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International Asteroid Day

Read time: 2 mins 30 June, 2018 - 09:34

In 1908, a meteoroid (a small asteroid) exploded in the atmosphere near the Stony Tunguska River in Eastern Siberia, flattening over 2000 square kilometres of forest. Luckily, the region was very thinly populated, and there were no casualties. But, our Earth is not always that fortunate! Billions of years ago, our planet is thought to have been struck by many such asteroids, creating a dent on its surface.

So, what exactly is an asteroid and where does it come from? The word ‘asteroid’ means ‘star-like’ in Greek. Asteroids were so named because they appeared to be points of light on the sky like stars. However, soon astronomers discovered from their motion across the sky that they are not stars, but have planet-like orbits.

Most asteroids orbit the Sun in the large space between the orbits of Mars and Jupiter, known as the asteroid belt. Some asteroids are predominantly made of silicon, while others are metal-rich, containing nickel and iron. Interestingly, some asteroids contain small quantities of amino acids (building blocks of proteins) and other organic compounds, further study of which may provide clues about the origin of life.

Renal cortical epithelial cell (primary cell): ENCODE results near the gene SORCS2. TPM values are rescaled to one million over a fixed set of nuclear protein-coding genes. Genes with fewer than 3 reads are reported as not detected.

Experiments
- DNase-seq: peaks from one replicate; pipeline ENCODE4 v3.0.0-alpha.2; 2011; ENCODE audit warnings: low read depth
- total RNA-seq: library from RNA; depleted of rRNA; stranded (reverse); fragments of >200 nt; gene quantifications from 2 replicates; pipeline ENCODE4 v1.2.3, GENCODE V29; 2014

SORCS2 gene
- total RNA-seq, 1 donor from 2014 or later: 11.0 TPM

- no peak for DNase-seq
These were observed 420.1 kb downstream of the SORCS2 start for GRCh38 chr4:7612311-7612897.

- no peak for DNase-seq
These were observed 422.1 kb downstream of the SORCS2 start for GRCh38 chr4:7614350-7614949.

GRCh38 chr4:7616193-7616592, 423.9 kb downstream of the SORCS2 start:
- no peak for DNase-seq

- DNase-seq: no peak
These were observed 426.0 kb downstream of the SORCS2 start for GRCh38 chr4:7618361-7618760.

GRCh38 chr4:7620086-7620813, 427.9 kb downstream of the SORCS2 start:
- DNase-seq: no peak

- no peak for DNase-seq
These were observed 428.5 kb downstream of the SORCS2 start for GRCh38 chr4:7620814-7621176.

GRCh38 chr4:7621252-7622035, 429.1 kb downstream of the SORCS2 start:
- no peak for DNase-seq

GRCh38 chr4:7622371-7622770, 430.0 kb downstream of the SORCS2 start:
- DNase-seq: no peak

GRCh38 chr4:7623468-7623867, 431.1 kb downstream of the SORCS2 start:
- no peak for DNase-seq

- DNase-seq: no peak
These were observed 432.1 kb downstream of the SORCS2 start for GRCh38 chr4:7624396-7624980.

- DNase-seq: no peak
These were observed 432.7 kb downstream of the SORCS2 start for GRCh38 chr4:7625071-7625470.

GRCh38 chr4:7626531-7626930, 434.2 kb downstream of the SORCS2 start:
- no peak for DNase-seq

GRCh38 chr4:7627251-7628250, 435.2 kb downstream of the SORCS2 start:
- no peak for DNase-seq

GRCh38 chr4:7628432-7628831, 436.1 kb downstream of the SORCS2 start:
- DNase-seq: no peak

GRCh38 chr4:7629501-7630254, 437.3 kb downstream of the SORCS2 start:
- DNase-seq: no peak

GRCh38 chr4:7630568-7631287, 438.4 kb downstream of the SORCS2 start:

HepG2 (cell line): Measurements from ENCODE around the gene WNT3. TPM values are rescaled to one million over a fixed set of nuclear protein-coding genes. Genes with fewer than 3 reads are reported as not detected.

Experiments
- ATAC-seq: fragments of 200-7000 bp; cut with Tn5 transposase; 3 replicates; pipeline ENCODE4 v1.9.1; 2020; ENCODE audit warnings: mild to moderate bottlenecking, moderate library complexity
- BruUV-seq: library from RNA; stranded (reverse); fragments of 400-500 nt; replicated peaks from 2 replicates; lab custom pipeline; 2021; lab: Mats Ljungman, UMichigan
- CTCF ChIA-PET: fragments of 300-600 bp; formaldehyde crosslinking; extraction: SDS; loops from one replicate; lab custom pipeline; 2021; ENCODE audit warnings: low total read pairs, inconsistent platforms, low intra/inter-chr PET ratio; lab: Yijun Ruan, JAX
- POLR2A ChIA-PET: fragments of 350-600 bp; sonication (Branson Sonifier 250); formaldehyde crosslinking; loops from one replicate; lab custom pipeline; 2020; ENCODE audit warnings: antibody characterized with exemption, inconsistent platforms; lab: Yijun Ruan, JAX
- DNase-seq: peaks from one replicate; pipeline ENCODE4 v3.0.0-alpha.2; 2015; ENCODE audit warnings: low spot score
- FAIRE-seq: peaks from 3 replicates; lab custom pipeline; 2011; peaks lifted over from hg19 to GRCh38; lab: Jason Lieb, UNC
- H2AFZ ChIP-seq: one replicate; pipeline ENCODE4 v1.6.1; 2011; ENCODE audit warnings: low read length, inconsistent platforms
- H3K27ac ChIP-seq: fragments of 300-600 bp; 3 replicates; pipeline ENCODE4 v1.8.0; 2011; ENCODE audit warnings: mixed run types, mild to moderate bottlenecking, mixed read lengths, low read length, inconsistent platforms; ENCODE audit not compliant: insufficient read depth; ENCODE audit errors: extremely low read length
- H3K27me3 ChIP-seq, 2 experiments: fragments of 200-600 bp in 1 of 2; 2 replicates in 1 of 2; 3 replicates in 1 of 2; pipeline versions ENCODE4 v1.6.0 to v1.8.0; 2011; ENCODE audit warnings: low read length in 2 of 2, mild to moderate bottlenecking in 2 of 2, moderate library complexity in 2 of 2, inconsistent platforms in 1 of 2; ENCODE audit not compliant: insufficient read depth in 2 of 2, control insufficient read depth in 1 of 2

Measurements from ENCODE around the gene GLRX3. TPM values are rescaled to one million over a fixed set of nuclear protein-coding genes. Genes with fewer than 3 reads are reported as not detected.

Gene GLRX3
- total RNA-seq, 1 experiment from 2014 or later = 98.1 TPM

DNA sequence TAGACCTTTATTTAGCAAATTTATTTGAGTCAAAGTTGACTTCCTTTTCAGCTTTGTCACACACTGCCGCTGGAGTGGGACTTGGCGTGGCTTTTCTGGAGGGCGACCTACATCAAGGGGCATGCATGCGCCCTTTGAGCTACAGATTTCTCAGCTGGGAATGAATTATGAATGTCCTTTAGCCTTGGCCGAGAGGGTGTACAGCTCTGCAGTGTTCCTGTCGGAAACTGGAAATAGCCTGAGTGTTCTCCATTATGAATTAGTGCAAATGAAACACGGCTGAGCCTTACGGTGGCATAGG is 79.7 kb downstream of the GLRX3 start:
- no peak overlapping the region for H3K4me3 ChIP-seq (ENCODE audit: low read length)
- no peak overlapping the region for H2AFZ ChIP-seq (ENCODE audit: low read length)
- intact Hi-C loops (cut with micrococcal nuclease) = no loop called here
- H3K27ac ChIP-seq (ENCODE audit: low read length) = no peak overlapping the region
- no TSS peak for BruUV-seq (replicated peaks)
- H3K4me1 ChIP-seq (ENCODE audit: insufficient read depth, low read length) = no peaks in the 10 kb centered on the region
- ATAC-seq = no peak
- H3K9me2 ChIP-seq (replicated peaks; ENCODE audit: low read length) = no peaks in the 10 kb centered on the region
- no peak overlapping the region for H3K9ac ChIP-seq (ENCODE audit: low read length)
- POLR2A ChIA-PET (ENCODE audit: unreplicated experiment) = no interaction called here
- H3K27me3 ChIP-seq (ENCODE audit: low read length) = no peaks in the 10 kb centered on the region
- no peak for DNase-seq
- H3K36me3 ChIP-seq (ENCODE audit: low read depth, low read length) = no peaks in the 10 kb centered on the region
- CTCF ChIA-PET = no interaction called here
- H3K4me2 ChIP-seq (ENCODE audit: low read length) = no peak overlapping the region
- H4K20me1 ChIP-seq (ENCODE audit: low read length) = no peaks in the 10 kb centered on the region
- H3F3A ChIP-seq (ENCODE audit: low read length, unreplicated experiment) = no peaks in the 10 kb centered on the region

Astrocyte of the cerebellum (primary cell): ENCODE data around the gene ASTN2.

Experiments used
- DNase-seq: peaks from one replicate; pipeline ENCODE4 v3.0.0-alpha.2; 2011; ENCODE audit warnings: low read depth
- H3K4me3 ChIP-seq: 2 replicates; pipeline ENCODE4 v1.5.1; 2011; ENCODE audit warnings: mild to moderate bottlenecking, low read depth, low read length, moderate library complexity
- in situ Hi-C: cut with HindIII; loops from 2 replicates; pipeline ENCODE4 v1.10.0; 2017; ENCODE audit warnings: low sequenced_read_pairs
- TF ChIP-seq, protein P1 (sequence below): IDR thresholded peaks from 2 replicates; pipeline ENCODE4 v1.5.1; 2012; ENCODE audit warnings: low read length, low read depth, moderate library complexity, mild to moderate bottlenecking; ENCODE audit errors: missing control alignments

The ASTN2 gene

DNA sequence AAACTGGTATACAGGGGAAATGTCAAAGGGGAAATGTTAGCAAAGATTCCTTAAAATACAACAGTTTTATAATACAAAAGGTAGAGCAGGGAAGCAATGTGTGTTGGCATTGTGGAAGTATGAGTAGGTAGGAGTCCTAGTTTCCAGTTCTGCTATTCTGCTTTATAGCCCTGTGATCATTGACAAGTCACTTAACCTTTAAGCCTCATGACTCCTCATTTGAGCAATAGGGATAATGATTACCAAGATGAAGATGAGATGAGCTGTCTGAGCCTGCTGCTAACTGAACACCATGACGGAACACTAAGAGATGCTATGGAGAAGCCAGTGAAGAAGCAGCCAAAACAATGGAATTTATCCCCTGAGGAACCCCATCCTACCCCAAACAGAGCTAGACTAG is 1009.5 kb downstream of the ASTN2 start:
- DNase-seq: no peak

Asteroids are essentially the rubble left over from the formation of the Solar System nearly five billion years ago. There are about one and a half million asteroids larger than one kilometre in diameter, and millions of smaller ones. Planets in our Solar System are thought to have formed from such smaller objects merging and sticking together. However, in the asteroid belt, gravitational forces from Jupiter, the heaviest planet in our Solar System, have prevented these asteroids from merging together into planets.

Occasionally, asteroids can escape from the asteroid belt and end up on a collision course with the Earth. If an asteroid less than a few meters across hits the Earth, it will explode in the atmosphere. However, larger objects can form huge tsunami-like waves if they land in the oceans, or craters, like those on the moon, if they come down on land. In both cases, considerable damage can result.

The 30th of June, each year, is observed at the International Asteroid Day, to mark the Tunguska event of 1908. The next time you see a ‘shooting star’, which is a meteor burning in the atmosphere, perhaps you may want to wonder about its origins and think about its long journey to our atmosphere!